Popular Science Monthly/Volume 8/November 1875/A Curious Indian Relic

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AMONG the several thousands of Indian relics gathered by the writer, in the immediate vicinity of Trenton, New Jersey, there has occurred one wholly different from all the others, and which bears some resemblance to the well-known Indian bark-letters, as figured by Schoolcraft and Catlin; but this inscribed stone is far more primitive than these. The specimen (as shown in the following diagram) is a slab of impure mica or micaceous slate, about an inch in thickness, seven inches in length, and four and three-fourths inches in

greatest width. The edges have been rudely beveled, and the specimen chipped into its present shape previous to the inscribing of the peculiar markings which characterize the relic.

These consist of a series of well-defined lines, one extending the entire length of the specimen, and dividing it into two nearly equal parts or surfaces. There are also three well-defined lines crossing the central one at right angles, and a fourth short one, with "split" ends, on the left-hand side, below the centre of the slab.

The wide, shallow groove crossing obliquely from left to right is, I think, a subsequent marking, possibly from a ploughshare passing lightly over the stone. It has the appearance of having been done quite recently. Perhaps the most noticeable feature of the inscribed side of the stone is the well-defined arrow, extending obliquely across the specimen from right to left. This certainly helps one, at least, to imagine some plausible explanation of the meaning of the various markings.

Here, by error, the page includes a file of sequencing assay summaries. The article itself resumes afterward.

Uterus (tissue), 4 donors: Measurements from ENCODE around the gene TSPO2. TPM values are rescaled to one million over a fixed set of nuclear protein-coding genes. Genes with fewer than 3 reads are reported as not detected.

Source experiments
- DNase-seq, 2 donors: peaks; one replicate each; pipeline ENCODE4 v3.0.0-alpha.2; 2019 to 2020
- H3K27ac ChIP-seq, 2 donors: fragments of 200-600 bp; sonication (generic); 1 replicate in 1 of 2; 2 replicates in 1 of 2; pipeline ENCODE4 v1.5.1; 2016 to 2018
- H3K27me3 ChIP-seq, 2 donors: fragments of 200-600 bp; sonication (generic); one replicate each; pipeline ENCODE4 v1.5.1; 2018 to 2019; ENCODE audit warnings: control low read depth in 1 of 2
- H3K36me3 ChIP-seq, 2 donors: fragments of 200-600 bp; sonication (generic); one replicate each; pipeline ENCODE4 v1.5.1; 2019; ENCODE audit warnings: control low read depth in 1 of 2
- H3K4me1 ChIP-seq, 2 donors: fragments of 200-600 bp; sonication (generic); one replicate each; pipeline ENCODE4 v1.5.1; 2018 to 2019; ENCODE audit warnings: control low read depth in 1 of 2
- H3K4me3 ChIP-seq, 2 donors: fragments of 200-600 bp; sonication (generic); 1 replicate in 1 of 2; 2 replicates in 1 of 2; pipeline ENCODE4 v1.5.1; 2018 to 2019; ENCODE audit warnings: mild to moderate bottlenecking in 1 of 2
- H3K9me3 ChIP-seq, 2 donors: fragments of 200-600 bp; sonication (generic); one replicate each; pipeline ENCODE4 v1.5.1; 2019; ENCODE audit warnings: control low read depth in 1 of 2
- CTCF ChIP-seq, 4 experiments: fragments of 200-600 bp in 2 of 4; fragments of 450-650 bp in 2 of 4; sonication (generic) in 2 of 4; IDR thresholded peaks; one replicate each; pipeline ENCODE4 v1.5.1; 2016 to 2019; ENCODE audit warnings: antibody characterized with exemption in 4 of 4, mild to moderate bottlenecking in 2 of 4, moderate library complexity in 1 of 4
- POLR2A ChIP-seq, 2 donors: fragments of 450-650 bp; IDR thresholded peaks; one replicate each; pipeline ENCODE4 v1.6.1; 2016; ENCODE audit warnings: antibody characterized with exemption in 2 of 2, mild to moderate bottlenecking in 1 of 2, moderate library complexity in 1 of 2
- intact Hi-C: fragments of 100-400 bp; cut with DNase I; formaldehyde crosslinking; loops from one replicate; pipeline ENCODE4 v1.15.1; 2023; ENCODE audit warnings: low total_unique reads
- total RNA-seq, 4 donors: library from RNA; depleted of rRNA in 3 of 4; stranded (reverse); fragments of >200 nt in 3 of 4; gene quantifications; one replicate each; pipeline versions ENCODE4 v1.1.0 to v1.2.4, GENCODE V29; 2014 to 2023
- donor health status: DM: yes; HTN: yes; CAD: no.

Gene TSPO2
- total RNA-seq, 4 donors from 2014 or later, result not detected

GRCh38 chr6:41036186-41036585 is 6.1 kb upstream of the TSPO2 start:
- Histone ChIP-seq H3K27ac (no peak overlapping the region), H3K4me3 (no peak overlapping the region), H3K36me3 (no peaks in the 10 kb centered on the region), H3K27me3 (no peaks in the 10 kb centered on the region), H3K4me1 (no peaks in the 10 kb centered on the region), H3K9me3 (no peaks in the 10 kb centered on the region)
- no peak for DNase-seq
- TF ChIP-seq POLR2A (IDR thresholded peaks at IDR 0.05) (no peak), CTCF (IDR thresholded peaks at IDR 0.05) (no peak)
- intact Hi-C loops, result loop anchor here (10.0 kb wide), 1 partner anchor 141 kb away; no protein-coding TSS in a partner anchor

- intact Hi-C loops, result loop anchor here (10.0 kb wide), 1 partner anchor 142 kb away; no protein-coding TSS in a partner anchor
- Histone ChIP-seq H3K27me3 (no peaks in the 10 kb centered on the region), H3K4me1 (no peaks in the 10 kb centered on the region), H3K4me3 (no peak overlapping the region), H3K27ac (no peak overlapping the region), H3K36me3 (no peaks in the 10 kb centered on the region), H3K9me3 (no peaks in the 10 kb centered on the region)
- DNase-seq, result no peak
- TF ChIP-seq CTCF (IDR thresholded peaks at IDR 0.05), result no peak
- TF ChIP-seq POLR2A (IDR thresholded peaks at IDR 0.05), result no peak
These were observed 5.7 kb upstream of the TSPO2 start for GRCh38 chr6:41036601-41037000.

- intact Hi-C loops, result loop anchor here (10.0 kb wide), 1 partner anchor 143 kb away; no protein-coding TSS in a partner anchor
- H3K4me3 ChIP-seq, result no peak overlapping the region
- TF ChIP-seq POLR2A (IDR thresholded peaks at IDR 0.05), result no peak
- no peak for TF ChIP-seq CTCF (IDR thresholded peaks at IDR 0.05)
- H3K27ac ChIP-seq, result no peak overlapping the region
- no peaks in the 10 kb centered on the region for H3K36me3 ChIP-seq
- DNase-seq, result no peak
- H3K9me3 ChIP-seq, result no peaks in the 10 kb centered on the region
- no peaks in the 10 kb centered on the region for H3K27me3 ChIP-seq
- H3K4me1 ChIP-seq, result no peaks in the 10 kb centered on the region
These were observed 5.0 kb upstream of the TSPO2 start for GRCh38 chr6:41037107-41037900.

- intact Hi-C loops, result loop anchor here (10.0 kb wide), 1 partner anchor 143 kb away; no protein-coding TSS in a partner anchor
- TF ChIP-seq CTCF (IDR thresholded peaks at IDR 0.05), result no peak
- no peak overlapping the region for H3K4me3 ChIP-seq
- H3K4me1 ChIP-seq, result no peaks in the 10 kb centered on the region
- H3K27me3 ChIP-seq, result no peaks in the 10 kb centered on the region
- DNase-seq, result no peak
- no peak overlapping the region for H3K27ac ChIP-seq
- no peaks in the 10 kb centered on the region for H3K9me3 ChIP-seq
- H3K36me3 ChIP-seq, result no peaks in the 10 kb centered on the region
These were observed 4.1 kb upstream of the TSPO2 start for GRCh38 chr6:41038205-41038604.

The relic was found in a dense swamp, which until very lately has in no way been disturbed, otherwise than by cutting off the matured timber. Just where found it probably had been lying since the distant day when, for some purpose, it was placed in position by the aborigines.

That the specimen is really an Indian relic I am positive, having examined the spot where it was found; and from the fact that the lad that found it brought it to me with considerable doubt in his own mind as to its being really "Indian" work. In the immediate neighborhood were found quite a number of stone axes, spears, and arrow-points, all of them of the rudest workmanship.

As the specimen exhibits no attempt on the part of its primeval owner at ornamentation, not even polishing, it can scarcely be doubted that the markings upon it were placed there to express some fact to others who might find it; that it is a "bark-letter" written upon stone—a very primitive attempt at "picture-writing."

Admitting, then, that the specimen has been engraved, as we now find it, by an aborigine, I suggest the following as an explanation or interpretation of the various markings: The slab has been engraved and then placed in the trail which the Indian or party of them were following, with the long central line pointing due north or else in the direction of the trail. The crossing lines would indicate three days' journeys up to the time of "locating" the stone, or, more probably, that three streams of water had been crossed; and the direction of the arrow indicated the direction the party had taken from the point where the stone was placed, on leaving the trail they had been following.

That the specimen was intended to convey some such meaning, I have myself no doubt; but, looked at in any light, it is certainly a very remarkable form of "relic," and being (as yet) unique, in the enormous "find" from this neighborhood, I think goes to show it is really a "record" or "letter," as such "picture-writings" would naturally be made at rare intervals and under unusual circumstances.

The specimen is preserved in the Museum of the Peabody Academy of Science, at Salem, Massachusetts.